About this blog

            This blog grew out of my work on family papers, preserved and handed down by my ancestors from the 1700s until almost 2000. At that point, my mother, Jean (Staples) Showalter, and her cousin, William Watts, gave the family archives to the Historical Society of Western Virginia. My second cousins, William Watts’s daughters, took the initiative to raise funds to put the Society’s collections online. I have been reading the family documents, transcribing them, and transferring key information to a form, to assist a team of volunteers who enter the data into the Society’s virtual collections database. I hope to do two things in this blog:
1          Call attention to some of the interesting material, on subjects like daily life in the country, education, courtship, business and commerce, signs of progress, attitudes toward death, politics, the coming of the Civil War, and many others.
2          Discuss some of the questions that arise in reading these old documents, like the value of knowing the past, the ethics of reading private correspondences, the contrasts between perspectives then and now, the reasons for people’s interest in their ancestry, and many others..

            As the documents are scanned and entered into the database, they become accessible by way of the internet. To find them, go to http://www.history-museum.org/. At the top of the home page, you will see: Visit HMWV's Virtual Collection! with the link Click here beneath it. If you click, you will be taken to a search page, on which you can enter keywords. The documents are indexed not only by proper names, but also by subjects. You could therefore search for “Edward Watts”, my ancestor; “Oaklands”, his plantation; “Big Lick”, the old name for Roanoke; or for a subject, like “crops”, “diseases”, “religion”, “slavery”, or “weather”.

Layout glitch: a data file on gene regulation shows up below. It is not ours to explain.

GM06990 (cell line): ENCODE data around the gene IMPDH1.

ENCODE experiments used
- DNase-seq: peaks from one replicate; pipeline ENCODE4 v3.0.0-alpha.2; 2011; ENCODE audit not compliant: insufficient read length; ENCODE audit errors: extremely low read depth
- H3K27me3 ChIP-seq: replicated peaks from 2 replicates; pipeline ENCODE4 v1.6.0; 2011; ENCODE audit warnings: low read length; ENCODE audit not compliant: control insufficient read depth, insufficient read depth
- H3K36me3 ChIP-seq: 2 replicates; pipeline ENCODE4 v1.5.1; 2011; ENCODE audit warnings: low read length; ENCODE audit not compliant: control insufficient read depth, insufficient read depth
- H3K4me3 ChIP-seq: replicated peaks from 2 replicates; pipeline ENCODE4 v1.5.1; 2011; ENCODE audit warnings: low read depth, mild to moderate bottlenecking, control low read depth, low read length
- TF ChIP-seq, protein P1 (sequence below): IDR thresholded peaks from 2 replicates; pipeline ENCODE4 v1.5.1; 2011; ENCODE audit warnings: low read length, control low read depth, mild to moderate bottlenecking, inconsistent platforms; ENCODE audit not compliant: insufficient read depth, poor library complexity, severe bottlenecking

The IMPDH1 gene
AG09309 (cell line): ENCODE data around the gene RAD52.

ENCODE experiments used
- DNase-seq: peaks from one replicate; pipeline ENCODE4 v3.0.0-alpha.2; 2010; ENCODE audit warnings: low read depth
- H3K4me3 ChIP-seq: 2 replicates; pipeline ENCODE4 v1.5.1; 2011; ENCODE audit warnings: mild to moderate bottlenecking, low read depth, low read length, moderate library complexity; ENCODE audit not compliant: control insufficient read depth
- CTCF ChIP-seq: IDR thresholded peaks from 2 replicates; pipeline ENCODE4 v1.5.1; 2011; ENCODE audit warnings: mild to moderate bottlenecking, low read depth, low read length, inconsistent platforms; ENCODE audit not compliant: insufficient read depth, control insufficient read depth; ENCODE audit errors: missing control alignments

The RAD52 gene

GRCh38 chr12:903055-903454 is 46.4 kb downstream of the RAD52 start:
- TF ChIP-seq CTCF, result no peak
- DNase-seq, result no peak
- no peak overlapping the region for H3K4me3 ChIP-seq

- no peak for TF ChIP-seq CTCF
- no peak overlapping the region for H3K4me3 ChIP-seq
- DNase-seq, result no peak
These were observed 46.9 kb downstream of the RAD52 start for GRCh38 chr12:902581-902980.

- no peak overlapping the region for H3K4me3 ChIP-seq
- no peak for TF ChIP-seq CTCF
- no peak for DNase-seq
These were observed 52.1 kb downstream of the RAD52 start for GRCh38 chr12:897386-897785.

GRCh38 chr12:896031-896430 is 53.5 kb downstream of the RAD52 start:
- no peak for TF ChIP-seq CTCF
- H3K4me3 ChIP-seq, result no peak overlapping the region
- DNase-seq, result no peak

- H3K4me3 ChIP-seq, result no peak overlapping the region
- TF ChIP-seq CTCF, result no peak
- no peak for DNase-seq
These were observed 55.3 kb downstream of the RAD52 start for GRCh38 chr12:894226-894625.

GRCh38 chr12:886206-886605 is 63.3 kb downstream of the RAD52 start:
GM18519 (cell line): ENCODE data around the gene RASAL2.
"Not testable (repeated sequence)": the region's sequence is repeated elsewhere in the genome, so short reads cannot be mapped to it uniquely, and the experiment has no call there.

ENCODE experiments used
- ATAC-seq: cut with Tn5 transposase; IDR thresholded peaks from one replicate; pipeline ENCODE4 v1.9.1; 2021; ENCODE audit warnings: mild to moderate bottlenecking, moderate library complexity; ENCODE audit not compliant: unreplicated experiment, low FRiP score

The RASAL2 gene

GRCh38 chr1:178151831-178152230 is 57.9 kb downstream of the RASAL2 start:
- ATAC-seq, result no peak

Because I am preparing the documents for entry into the database, I may refer to documents not yet online. They are housed at the History Museum and Historical Society of Western Virginia, in Roanoke, Virginia. Contact information is provided on the website, and it may be possible to consult the documents on site or to obtain photocopies.
            Besides my musings on topics that catch my fancy, I also plan to post some finding lists and tables of contents, to give a fuller account of what is in these collections and to enable people, especially genealogists and historians, to locate items of interest without waiting for me to stumble on them.